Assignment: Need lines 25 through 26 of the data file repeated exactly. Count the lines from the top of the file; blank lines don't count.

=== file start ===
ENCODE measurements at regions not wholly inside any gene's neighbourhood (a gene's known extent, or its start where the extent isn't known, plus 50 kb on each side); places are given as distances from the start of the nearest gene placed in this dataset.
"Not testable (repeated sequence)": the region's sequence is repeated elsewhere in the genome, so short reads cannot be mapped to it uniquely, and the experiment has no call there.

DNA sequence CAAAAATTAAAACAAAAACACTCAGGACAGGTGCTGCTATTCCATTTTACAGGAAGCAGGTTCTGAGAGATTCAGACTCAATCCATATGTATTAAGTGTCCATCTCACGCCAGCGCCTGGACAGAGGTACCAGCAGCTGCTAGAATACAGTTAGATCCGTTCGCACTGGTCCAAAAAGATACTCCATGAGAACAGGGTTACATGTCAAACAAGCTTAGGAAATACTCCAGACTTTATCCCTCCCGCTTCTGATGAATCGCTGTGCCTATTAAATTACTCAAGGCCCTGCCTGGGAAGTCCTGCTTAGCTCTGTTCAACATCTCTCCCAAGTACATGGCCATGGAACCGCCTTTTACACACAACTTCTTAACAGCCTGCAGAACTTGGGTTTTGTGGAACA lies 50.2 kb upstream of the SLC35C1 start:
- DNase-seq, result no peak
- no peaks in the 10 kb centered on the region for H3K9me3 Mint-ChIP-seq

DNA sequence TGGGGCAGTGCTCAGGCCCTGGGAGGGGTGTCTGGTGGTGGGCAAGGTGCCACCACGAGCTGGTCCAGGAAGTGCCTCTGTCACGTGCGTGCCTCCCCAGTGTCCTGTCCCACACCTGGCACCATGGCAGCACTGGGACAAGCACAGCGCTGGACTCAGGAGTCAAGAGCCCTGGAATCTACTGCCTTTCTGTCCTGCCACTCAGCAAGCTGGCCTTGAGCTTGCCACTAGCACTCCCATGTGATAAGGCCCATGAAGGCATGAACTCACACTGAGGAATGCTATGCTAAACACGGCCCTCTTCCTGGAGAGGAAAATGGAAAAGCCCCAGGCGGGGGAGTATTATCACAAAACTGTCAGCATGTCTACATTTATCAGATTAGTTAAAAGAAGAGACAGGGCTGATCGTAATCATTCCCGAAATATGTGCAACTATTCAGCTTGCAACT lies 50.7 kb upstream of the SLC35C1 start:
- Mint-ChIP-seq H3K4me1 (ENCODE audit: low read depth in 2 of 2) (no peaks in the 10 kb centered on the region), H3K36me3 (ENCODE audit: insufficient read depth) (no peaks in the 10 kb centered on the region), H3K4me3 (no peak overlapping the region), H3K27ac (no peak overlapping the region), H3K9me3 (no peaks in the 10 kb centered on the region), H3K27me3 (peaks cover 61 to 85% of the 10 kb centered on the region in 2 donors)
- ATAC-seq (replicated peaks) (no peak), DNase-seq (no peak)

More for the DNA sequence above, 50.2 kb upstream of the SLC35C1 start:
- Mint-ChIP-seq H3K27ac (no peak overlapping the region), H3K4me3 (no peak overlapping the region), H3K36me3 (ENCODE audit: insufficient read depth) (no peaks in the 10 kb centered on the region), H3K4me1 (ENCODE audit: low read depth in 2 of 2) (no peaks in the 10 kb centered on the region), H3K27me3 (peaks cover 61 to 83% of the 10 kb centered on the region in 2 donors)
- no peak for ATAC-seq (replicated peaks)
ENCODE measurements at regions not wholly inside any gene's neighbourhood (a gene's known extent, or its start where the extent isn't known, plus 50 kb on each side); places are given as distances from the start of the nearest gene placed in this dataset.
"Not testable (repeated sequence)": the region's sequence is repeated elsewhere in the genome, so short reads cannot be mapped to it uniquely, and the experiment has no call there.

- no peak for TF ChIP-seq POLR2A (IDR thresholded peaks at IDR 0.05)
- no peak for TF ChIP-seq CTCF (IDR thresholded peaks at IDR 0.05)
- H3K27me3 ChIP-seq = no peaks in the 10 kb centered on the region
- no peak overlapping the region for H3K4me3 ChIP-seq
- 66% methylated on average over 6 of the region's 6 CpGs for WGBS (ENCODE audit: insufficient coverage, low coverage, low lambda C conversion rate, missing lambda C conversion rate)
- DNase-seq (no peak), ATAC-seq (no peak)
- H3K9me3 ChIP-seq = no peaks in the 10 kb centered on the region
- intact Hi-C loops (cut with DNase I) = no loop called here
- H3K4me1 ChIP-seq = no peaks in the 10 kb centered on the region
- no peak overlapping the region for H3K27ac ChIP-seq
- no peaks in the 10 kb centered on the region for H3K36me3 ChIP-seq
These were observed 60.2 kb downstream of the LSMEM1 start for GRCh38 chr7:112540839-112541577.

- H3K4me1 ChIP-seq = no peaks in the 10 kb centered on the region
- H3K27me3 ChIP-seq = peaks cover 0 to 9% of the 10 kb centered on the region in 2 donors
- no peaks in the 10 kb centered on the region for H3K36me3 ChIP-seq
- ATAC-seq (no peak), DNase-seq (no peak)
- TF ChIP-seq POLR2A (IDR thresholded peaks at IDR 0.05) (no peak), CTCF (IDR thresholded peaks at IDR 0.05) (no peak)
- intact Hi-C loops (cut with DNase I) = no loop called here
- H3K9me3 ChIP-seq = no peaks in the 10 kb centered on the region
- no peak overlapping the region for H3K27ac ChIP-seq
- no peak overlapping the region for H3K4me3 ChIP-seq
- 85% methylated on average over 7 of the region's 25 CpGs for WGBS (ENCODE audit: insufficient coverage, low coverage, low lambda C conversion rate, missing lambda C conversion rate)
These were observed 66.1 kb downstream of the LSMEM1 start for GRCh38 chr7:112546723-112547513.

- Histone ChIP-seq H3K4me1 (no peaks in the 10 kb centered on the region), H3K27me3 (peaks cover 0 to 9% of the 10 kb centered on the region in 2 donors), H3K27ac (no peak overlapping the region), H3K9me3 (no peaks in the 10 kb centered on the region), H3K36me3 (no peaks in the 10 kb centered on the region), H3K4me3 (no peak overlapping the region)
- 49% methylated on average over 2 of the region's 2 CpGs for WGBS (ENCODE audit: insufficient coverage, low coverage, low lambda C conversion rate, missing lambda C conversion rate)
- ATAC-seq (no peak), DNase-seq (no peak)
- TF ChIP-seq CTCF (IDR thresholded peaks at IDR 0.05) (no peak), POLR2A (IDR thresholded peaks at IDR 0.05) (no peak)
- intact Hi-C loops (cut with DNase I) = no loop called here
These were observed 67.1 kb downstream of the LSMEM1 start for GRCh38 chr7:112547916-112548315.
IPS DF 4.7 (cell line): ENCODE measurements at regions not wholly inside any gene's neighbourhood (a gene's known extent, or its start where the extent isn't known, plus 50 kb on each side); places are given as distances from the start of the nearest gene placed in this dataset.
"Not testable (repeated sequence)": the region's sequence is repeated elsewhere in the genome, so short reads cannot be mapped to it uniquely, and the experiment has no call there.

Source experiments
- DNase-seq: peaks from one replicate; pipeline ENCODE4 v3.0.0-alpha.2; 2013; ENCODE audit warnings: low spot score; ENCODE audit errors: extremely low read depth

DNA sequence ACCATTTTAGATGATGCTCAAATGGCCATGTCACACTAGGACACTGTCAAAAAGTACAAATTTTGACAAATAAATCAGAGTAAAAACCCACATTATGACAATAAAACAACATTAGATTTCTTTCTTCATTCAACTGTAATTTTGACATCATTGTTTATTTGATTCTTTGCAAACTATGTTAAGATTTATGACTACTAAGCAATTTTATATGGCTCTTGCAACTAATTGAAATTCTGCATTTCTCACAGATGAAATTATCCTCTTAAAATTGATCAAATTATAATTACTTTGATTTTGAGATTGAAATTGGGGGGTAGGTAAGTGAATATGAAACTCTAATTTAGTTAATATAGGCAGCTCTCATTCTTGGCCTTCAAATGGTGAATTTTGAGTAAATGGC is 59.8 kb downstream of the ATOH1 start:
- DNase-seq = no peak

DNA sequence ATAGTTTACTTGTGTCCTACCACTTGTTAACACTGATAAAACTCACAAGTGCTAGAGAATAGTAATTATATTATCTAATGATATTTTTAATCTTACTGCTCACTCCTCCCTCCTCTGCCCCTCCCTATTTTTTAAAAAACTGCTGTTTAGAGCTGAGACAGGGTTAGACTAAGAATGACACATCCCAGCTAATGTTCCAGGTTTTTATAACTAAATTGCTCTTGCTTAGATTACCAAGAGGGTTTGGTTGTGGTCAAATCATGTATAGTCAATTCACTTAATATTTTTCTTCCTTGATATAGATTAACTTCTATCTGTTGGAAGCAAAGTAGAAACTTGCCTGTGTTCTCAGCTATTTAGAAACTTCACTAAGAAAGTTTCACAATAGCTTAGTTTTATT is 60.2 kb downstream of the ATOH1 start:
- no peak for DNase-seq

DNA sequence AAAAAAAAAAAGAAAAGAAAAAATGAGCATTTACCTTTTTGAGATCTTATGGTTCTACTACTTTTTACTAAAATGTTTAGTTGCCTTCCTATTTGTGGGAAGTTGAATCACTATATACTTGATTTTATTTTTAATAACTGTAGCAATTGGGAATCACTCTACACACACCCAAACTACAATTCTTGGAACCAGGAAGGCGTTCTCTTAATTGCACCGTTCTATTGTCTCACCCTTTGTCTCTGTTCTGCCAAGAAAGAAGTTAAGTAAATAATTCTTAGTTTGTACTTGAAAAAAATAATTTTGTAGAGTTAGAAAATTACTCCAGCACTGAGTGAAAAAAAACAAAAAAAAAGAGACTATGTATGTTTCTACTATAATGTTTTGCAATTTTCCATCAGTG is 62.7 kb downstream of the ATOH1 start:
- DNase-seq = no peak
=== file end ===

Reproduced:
These were observed 60.2 kb downstream of the LSMEM1 start for GRCh38 chr7:112540839-112541577.

- H3K4me1 ChIP-seq = no peaks in the 10 kb centered on the region